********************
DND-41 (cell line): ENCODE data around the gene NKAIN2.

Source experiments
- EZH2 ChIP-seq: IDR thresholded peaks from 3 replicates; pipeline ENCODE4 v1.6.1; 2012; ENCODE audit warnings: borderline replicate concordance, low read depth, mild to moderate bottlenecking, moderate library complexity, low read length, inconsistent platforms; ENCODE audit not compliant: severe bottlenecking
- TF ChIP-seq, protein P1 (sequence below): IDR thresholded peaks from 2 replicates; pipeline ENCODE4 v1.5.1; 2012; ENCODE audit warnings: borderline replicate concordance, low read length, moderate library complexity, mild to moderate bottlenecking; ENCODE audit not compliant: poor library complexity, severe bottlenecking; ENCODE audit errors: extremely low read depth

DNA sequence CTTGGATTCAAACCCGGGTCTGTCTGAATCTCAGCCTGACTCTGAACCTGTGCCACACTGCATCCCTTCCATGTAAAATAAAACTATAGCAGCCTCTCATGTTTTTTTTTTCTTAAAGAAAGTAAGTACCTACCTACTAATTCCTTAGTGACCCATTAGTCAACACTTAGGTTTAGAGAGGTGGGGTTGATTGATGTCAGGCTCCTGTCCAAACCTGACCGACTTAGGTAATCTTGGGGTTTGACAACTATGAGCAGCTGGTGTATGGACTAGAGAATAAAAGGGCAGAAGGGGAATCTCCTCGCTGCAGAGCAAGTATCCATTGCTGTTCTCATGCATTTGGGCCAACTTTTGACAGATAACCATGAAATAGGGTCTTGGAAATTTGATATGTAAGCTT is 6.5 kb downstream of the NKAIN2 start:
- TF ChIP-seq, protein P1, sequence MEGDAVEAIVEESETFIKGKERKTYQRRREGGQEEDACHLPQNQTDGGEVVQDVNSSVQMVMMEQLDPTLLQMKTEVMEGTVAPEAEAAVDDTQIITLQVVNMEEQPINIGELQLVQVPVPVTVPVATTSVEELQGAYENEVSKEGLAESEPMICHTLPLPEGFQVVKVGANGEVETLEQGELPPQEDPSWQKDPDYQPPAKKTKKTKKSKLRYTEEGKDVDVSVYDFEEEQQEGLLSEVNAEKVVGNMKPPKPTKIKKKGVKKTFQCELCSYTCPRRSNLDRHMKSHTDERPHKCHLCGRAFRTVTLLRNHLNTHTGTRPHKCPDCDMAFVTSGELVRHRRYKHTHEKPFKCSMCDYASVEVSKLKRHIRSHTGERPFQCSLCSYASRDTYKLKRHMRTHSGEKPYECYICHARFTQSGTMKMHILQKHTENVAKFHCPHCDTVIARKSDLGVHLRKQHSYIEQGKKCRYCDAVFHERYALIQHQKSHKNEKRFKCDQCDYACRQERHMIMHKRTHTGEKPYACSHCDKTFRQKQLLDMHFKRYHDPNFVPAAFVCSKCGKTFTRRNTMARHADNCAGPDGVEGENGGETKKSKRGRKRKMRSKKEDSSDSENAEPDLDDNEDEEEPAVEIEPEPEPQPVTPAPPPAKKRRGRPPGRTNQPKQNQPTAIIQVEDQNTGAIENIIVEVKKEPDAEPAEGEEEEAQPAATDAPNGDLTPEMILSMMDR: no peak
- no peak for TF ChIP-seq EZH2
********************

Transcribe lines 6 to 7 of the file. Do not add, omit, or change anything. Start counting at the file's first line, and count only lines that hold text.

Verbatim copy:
- TF ChIP-seq, protein P1, sequence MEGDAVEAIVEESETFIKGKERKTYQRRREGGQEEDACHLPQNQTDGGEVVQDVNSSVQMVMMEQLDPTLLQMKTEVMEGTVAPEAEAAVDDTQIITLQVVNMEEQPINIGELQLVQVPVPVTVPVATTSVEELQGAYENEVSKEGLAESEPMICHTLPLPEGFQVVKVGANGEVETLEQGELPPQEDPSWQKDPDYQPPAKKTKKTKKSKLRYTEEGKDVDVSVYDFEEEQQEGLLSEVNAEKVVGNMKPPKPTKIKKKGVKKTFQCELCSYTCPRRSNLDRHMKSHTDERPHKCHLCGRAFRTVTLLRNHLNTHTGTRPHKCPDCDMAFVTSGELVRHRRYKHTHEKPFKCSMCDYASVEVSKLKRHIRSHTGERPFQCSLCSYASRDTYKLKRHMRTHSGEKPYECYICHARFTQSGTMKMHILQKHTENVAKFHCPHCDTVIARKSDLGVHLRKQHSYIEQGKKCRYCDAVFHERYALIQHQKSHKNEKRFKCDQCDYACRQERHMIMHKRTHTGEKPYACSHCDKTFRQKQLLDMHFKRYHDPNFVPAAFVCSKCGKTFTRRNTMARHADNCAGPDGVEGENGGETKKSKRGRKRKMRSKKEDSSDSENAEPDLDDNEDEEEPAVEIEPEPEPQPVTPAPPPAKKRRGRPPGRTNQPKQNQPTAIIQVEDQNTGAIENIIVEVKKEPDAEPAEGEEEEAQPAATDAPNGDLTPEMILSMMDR: no peak
- no peak for TF ChIP-seq EZH2